Sudden pain, your mouth has been impacted and it hurts. You instantly realize that a tooth has been jarred to the point that it feels loose in your mouth. What do you do?
Trent Young, DDS, wants you to be prepared with education before this event. Information in how to apply proper first aid to save a loose or even dislocated tooth could mean the difference of keeping the tooth or not.
What do I do if the tooth feels loose?
If a tooth feels loose following an impact, even extremely loose, but is still attached even a little, do not touch it and do not remove it. Contact our Salem, OR office immediately for advice from Dr. Young. He can determine if immediate action is needed.
What if the tooth has completely fallen out?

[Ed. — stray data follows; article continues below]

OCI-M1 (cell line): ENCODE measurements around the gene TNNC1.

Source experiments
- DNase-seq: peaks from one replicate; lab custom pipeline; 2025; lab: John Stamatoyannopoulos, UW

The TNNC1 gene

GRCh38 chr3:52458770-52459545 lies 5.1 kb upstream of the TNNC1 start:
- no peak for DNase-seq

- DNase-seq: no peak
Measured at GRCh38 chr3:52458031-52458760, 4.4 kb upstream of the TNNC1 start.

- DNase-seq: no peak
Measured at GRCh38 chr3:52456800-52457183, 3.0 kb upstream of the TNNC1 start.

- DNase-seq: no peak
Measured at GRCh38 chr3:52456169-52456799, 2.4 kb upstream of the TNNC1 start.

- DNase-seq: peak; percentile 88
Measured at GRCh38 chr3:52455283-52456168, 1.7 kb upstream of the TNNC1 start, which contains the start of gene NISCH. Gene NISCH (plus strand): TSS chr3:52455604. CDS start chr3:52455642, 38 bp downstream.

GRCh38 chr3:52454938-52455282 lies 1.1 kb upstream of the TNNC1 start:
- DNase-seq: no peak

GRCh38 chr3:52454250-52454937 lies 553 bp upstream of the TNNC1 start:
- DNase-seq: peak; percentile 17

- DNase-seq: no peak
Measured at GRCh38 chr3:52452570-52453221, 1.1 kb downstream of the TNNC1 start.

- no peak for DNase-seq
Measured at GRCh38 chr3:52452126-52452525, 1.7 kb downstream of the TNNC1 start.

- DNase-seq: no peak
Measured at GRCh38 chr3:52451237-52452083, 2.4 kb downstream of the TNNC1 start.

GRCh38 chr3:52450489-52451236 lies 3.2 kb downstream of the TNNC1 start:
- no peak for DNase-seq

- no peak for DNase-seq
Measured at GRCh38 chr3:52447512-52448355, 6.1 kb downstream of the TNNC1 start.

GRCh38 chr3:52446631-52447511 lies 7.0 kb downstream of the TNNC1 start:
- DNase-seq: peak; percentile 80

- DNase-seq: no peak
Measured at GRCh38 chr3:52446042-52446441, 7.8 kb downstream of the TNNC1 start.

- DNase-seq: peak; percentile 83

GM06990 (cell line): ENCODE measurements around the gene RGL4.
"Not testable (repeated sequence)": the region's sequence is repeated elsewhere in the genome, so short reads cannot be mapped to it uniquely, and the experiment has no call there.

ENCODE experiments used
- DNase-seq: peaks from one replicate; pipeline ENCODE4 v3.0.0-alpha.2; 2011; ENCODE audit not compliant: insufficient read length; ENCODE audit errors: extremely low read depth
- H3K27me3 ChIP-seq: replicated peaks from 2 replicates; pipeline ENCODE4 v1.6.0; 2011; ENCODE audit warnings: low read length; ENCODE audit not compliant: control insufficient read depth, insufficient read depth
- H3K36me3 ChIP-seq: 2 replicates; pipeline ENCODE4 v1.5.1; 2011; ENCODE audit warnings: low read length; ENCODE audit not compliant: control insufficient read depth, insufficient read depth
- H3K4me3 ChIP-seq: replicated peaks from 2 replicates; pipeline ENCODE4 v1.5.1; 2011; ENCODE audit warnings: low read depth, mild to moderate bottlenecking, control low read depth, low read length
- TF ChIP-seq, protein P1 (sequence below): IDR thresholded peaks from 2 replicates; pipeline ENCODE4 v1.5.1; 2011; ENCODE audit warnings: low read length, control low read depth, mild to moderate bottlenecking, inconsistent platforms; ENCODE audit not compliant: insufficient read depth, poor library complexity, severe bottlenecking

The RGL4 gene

If your tooth has completely fallen from its socket, and is unattached, it is best to leave the tooth still inside of their mouth, assuming you feel comfortable that they will not choke on it. You want to keep the tooth wet and handled as little as possible. Dr. Young will want to see you as quickly as possible. He can attempt re-implanting the tooth.
When waiting to implant a tooth, do not:
Do not disinfect the tooth
Do not scrub the tooth
Do not let the tooth dry out
Do not handle the tooth unless necessary
Do not remove any tissue that is attached to it
When waiting to implant a tooth, do:
Do rinse it in lukewarm water if it came in contact with the ground.
Do preserve it in a liquid, saliva, milk or water are all suitable.
Do contact Dr. Young's office immediately.
The amount of time that your tooth is out of the socket is critical for successful re-implantation. The first 30 minutes are the most important time for successful re-implantation after that time the success rates drops, however we have had patients be successful for re-implantation even after several hours, so don't assume it to be too late. Keeping your natural teeth is always the best idea, and we want to help.